- Movie Rating -

Amadeus (1984)

| September 19, 1984

I didn’t really want to see a movie about Wolfgang Amadeus Mozart.  I had an idea of what it might look like; a dusty old production with candles and powdered wigs and flowery speeches about the nature of frustrated genius.  My spirits, however, lifted when I learned that the movie was being directed by Milos Forman, the Czechoslovakian director of One Flew Over the Cuckoo’s Nest and Hair and Ragtime, films of an off-kilter nature which always seem to favor the oddball.

The oddball here is Amadeus himself, an irrepressibly vulgar young man with a silly laugh, a lust for ladies and a God-given genius for music which he himself doesn’t seem to take seriously.  He can spin a new composition almost without trying.  Something in the cosmic majesty gets inside his head as he walks by a tree and hears a note from a bird and by the time he gets home he has written something new just from what was in his head.  He loves the process of his work but it comes to him so naturally that he doesn’t seem to have put in the real work, the frustration, the heartbreak.

This genius is noticed by a fellow composer Anton Salieri (F. Murray Abraham) who knows that Mozart is brilliant but envies his gifts beyond all reason.  The film is set against a framing device in which the elderly Salieri confesses to a priest that he may have murdered the young Mozart.  The film then stretches back a few decades when Salieiri was younger, a competent but unremarkable musician whose work lacked passion – it was good but not great.  Mozart, on the other hand infused his work with passion and life and energy – his work was great.

The relationships surrounding Mozart pull him in different directions.  On the one hand is his stern father Leopold (Roy Dotrice) who was his son’s teacher and never gave praise or approval and whose dismissal affects Mozart’s work.  The other is his wife Constanze (Elizabeth Berridge) who is much like Mozart and acts as a jolly spirit guide to his work. 

The larger impact of Mozart’s work, like many modern rock musicians, is that they upset the establishment of an older generation.  In this case the dilatants who surround Emperor Joseph II (Jeffrey Jones) and fear that his work, particularly his composition of “The Marriage of Figaro” will incite young people into acts of hatred and misplaced passions.  But Mozart tries to explain his work with a level head, that his work comes from simply being bored by stories of supernatural gods.  Those at the Emperor’s side complain on his majesty’s behalf but you can see on the emperor’s face that he like this young man, that he is intrigued by his defense of his work.  Impressed too is Salieri, who feels that it is his own personal Hell to watch the greatness of this ridiculous young man waved around as a walking example of just how inadequate that he himself really is.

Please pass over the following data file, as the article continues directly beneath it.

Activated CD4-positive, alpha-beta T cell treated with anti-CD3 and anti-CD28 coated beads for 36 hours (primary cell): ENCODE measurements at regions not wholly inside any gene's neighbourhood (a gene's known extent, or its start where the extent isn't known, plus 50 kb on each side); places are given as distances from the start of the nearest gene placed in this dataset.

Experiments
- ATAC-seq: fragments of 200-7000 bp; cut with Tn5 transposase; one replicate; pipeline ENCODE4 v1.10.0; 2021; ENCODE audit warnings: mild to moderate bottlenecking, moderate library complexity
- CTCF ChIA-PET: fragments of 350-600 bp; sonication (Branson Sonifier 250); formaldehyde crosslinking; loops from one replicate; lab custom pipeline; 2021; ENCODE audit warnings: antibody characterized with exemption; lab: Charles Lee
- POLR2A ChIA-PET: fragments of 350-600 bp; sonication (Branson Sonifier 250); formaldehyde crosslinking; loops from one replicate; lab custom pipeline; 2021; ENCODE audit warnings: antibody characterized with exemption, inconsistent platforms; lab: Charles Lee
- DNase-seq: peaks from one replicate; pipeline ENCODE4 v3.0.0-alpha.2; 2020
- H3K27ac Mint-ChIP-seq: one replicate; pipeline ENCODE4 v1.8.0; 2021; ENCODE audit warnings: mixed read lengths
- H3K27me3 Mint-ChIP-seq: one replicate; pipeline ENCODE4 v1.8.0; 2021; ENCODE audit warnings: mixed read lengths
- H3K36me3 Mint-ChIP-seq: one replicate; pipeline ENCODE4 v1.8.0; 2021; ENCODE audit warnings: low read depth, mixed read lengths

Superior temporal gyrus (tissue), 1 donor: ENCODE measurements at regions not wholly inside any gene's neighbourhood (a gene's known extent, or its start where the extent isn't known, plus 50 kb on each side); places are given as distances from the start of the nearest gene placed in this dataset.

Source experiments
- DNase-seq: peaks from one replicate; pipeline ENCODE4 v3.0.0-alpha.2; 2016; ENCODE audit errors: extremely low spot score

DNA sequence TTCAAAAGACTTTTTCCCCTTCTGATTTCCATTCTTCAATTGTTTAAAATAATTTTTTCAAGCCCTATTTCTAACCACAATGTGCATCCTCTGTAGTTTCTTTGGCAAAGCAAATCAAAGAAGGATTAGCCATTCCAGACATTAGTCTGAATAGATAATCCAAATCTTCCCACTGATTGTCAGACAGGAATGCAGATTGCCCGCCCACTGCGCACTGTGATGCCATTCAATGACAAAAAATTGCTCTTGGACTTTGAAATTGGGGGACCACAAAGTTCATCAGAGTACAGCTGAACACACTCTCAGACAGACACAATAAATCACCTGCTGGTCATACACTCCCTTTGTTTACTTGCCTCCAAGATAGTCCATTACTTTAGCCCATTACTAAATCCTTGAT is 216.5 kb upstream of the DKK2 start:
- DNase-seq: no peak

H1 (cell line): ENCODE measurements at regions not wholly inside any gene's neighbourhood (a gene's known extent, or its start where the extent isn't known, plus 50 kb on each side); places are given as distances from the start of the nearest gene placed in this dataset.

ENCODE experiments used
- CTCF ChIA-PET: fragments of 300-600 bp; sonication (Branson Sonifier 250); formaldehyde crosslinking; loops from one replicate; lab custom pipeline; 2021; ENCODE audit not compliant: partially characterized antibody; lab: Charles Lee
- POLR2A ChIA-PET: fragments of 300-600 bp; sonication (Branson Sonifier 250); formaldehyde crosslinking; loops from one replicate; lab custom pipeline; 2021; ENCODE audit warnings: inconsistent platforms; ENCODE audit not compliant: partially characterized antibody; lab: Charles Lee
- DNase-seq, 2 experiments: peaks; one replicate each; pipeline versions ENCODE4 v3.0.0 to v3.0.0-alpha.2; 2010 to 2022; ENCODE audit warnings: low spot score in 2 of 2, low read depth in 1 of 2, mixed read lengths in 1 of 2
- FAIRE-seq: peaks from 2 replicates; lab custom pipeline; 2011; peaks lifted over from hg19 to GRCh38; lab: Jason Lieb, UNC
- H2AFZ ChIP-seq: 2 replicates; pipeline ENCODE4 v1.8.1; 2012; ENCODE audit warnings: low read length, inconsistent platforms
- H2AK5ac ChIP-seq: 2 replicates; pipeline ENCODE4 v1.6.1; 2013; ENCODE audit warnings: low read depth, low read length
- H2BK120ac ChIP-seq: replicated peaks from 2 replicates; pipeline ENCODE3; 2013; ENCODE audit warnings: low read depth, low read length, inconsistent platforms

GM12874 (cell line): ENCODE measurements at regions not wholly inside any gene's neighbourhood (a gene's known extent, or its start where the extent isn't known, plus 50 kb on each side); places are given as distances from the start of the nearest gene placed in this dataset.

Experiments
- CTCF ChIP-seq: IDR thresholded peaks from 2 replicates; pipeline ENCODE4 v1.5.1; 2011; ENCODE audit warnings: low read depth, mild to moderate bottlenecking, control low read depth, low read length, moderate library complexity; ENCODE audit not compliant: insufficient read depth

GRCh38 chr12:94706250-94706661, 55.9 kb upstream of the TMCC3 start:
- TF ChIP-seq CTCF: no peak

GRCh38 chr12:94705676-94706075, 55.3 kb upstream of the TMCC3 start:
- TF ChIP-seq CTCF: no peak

The great beauty of Amadeus is that Forman isn’t really interested in the facts.  I have no doubt that 90% of this movie is fiction, it is based on the play by Peter Shaffer but has been heightened to a much more approachable and much less broody interpretation.  The production design allows us to feel that we are in the period but the ideas expressed and the attitudes present offer the notion that this is not period accurate.  That’s not the story that Forman wants to tell.  Through the jealous Salieri, he wants to favor the ideas of the nature of how we approach another person’s work.  How can we see another’s God-given talents without wanting them for ourselves?  Could we appreciate such a talent without giving in to the temptation to envy someone who seems to get it without the frustration of the work? Those are bold questions, and I thought hard about them long after the movie was over.

About the Author:

Jerry Roberts is a film critic and operator of two websites, Armchair Cinema and Armchair Oscars.
(1984) View IMDB Filed in: Drama